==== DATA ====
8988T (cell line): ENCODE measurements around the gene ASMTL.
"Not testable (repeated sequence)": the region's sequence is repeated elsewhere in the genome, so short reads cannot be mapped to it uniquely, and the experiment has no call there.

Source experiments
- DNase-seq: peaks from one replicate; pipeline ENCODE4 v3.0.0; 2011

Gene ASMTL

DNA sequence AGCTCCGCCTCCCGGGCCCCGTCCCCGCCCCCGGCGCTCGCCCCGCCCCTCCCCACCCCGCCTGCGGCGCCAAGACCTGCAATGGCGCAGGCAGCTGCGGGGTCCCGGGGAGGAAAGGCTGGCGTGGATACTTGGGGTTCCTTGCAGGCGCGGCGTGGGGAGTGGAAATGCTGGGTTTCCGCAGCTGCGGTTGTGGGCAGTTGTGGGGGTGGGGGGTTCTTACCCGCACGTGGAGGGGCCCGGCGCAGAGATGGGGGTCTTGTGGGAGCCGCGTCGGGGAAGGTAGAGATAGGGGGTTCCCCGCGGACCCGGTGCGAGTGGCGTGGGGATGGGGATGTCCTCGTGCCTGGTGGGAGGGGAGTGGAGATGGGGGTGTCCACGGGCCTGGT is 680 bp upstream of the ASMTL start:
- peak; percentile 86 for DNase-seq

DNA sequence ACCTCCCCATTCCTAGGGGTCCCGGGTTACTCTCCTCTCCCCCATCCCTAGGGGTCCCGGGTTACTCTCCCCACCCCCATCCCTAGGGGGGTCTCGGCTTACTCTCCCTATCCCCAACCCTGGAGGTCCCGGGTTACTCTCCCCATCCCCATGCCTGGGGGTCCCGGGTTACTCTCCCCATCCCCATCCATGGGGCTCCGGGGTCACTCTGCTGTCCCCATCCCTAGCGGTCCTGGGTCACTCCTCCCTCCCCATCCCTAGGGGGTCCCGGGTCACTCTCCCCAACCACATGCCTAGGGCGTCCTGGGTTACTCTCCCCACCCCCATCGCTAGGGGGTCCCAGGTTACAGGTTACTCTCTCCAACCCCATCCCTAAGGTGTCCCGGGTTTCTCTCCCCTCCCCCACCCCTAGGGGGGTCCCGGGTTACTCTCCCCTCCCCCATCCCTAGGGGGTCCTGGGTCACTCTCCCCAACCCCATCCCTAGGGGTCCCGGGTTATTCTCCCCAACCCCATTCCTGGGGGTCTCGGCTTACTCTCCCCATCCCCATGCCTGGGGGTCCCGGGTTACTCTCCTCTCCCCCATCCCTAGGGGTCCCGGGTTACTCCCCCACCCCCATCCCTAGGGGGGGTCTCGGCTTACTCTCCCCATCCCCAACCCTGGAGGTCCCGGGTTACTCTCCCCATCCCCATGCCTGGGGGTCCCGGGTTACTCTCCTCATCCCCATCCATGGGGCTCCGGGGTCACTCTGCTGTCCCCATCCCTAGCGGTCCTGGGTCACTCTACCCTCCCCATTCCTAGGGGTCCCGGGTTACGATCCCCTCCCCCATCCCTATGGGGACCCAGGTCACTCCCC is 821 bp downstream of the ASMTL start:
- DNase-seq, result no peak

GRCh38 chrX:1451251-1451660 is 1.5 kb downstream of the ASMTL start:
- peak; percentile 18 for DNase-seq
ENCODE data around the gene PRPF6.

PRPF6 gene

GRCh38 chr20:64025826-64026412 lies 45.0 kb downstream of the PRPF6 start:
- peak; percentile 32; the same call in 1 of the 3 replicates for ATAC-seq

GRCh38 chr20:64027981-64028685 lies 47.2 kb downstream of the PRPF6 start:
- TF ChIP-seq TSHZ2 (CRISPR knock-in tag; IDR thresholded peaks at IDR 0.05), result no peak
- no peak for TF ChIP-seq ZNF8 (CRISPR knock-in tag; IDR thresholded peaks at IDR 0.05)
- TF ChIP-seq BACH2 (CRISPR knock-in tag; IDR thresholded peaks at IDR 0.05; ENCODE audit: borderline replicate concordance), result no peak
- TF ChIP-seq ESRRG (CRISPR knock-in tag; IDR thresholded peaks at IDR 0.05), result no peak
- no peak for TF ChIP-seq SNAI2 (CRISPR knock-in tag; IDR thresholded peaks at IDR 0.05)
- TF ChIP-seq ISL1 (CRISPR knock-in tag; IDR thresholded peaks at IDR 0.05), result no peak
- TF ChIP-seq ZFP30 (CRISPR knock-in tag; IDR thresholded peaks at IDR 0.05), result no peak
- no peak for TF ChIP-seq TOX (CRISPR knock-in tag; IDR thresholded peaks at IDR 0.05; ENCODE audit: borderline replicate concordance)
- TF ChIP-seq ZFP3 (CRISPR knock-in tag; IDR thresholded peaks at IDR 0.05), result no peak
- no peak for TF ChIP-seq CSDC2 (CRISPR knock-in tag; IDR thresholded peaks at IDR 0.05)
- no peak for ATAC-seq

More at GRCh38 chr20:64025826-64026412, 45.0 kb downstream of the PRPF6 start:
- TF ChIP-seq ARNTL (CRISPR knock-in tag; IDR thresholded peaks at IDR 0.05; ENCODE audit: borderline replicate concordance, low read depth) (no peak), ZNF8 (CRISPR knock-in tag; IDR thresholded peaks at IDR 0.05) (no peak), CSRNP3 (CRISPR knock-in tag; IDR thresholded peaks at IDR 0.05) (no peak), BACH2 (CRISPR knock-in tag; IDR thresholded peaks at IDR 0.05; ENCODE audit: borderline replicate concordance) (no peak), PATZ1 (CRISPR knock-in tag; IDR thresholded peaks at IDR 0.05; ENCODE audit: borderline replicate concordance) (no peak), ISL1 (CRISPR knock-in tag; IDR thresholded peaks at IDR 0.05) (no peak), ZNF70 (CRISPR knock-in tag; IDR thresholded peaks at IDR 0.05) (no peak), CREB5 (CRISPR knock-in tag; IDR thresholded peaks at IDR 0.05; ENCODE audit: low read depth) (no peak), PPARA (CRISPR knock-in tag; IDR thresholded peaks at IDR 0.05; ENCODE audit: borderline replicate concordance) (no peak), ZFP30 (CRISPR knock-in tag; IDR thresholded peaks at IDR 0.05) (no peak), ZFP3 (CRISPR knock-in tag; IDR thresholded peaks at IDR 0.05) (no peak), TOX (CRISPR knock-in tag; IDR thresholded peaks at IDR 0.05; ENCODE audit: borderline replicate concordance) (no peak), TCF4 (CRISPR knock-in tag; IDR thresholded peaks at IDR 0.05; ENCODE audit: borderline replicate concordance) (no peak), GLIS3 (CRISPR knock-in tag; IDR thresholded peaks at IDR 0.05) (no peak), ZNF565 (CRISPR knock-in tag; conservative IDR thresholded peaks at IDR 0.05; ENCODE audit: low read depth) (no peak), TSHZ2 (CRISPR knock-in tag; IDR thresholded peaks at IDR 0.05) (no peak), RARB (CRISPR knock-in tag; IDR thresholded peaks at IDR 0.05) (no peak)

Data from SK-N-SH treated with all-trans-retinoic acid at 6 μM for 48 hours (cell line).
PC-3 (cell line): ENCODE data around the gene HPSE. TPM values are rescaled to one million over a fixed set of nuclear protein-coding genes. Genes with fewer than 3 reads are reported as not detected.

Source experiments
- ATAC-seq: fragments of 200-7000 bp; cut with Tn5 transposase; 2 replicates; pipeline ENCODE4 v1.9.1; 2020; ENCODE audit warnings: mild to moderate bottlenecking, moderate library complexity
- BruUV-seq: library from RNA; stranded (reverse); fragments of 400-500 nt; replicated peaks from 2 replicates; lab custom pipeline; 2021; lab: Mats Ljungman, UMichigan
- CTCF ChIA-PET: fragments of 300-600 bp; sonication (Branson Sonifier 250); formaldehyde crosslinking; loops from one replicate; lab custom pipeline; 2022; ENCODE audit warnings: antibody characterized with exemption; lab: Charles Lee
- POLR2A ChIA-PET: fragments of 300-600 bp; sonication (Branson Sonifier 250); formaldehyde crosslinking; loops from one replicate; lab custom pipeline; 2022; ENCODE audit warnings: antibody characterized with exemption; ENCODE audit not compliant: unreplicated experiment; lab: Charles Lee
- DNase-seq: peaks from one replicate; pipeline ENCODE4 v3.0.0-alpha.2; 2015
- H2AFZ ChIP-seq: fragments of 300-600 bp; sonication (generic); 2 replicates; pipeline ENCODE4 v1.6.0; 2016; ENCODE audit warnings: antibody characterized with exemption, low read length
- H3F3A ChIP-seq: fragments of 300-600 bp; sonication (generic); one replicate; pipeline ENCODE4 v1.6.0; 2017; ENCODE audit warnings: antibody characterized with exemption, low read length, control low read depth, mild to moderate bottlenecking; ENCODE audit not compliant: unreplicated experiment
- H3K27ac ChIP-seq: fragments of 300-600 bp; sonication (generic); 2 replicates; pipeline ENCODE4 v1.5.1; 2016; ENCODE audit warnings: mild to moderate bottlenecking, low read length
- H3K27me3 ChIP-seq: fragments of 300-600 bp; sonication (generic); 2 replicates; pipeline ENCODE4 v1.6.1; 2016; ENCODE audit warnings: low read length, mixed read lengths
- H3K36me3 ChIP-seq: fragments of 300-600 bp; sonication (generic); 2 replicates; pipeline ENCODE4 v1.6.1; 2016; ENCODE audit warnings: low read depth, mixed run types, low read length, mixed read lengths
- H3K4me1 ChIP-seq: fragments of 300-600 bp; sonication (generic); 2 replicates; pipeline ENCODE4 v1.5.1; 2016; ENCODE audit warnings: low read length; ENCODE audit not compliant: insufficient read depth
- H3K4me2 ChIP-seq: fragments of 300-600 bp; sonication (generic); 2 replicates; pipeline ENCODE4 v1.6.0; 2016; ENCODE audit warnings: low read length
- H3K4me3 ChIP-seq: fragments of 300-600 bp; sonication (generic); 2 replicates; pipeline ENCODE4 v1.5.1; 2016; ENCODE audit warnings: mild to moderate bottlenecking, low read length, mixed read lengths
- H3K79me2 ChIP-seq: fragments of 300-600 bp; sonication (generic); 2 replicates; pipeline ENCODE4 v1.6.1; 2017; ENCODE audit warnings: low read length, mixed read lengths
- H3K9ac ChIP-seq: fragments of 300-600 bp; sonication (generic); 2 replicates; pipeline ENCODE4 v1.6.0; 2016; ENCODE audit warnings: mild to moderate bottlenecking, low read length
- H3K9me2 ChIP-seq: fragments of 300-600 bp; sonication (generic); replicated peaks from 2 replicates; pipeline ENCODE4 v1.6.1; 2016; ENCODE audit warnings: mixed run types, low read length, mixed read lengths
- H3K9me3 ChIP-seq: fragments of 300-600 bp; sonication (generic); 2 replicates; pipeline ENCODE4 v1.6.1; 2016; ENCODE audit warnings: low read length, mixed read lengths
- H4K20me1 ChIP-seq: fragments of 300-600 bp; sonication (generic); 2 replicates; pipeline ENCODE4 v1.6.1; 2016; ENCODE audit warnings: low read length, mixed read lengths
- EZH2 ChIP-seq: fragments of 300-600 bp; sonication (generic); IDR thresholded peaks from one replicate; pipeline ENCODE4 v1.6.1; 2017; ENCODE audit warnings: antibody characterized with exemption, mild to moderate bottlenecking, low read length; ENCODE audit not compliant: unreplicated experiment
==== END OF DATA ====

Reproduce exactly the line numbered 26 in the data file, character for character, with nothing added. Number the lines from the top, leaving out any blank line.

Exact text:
- no peak for TF ChIP-seq CSDC2 (CRISPR knock-in tag; IDR thresholded peaks at IDR 0.05)